This is especially fraught if one partner earns much more than the other. One of two things then seems to happen: One partner in the marriage has a much better standard of living than the other, which isn't really much like being married at all. Or you have to negotiate who pays what share of what, and how to handle it when the richer partner wants a better vacation, and gee, I thought this was going to keep us from having to argue over all that stuff?
Anecdotally, resentment from the lower-earning partner generally seems to be pretty high. It's also utterly impractical if you have children. As far as I can tell, the couples who stick with it without nasty tit-for-tat wars tend to be second marriages where there are adult stepchildren and complicated asset situations.
In general, my rule about marriage is this: In a good marriage, you cannot be happy if your partner is broke. Keeping your money may make sense if you are expecting to leave it to kids you have from another marriage, or if your spouse is one of those unfortunates who will spend any amount of money they get their hands on. But except in rare circumstances like these, it creates more problems in your marriage than it solves.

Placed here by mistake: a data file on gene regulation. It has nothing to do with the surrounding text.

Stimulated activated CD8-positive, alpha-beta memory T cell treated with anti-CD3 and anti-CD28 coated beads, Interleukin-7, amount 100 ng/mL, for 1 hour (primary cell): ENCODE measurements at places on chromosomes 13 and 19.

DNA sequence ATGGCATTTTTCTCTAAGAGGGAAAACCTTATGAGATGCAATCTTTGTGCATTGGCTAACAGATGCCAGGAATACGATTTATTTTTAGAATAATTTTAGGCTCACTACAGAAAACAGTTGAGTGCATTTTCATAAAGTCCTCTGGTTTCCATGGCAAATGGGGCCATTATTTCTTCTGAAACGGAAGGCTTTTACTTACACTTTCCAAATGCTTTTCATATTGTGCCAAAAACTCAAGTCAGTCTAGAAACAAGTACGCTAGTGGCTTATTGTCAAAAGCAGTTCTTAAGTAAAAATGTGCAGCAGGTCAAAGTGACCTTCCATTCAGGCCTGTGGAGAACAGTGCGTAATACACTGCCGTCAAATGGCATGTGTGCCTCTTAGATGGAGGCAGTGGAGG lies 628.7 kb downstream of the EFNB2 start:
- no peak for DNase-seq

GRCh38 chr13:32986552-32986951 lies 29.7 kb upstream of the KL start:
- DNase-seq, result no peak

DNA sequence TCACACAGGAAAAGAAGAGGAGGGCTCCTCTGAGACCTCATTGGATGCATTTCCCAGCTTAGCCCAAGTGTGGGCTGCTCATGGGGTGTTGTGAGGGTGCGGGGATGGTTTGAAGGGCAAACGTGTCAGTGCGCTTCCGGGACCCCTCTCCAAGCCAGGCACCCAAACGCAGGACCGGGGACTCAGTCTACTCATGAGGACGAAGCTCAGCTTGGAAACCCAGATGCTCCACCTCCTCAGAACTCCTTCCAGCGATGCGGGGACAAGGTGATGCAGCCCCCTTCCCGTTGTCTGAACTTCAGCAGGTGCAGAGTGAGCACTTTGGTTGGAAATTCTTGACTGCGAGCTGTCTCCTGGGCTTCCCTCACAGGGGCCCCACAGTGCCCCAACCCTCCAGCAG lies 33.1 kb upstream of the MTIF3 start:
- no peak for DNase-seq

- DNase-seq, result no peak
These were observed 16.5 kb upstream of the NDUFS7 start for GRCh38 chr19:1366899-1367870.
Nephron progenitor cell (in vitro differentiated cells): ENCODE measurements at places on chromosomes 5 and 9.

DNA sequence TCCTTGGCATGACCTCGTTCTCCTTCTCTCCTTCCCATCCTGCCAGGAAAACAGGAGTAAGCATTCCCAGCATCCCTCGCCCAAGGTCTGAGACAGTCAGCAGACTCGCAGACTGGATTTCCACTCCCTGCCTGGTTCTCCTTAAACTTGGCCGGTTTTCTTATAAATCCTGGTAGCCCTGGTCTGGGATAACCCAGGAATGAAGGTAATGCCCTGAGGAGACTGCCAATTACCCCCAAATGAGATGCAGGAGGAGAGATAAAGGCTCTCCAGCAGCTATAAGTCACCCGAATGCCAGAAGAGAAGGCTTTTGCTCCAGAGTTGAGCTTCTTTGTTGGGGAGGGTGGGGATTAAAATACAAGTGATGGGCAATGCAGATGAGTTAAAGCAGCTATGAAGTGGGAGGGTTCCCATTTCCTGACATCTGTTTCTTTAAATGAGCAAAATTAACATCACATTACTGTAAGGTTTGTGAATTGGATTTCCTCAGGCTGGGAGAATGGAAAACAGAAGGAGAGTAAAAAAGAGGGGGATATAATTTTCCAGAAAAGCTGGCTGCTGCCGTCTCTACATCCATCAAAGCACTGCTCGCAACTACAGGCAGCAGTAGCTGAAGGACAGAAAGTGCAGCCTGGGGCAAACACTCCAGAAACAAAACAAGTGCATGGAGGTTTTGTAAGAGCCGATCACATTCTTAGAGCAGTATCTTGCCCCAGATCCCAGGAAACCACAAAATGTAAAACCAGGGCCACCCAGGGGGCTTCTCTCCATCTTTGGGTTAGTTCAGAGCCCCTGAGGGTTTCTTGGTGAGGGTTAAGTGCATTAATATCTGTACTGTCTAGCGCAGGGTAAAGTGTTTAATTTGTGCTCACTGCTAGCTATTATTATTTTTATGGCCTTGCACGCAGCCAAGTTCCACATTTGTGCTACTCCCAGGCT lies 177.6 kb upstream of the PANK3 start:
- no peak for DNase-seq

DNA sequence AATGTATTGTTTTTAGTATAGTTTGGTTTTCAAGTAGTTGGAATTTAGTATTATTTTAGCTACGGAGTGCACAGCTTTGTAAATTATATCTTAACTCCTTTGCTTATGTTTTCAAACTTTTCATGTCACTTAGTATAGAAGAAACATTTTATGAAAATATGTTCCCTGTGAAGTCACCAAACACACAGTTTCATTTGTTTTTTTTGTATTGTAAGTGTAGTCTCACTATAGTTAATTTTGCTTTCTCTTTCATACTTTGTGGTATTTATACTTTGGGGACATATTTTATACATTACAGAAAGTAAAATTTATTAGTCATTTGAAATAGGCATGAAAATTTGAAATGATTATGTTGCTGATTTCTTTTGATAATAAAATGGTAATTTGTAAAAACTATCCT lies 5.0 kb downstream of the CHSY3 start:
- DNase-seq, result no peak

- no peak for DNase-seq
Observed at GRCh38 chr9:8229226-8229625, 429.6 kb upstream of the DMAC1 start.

You can also pool some and keep some for yourself. This works pretty well for young newlyweds whose earnings are pretty equal (and small). But if they're unequal, you run into the same sort of problems outlined above: There you are, enjoying your new computer, and there's your partner, fretting over whether they should replace their dying phone or get the suit they need for their job interview. And while you have fewer gaps, you have more overlap between joint and personal expenses that has to be negotiated, as does the spending of the larger pool of joint money.
You can pool everything, with allowances. This works pretty well for couples whose joint expenses have begun to dominate their individual expenses: kids, home renovations, pets and so forth. It has big advantages: It forces you to define household goals and allows you to direct all the family money toward those goals. But you have to develop a detailed budget, track expenditures to make sure you're hitting it and negotiate basically everything the family spends.
Then there's "everyone spend what they want out of the joint account." This is the worst system, with the possible exception of "live like roommates." It is favored by DINKs who just realized that they're 42, overextended on the mortgage and have nothing saved for retirement. But right up to that point, you have a lot fewer fights about money.
The point of this article is not that you should go back to giving one partner almost complete control of the money. It's that a modern family needs modern financial controls: an explicit plan for handling money, good accounting, and a recognition that no matter what system you choose, you should expect to encounter gaps and overlaps -- and negotiations to prevent or resolve them.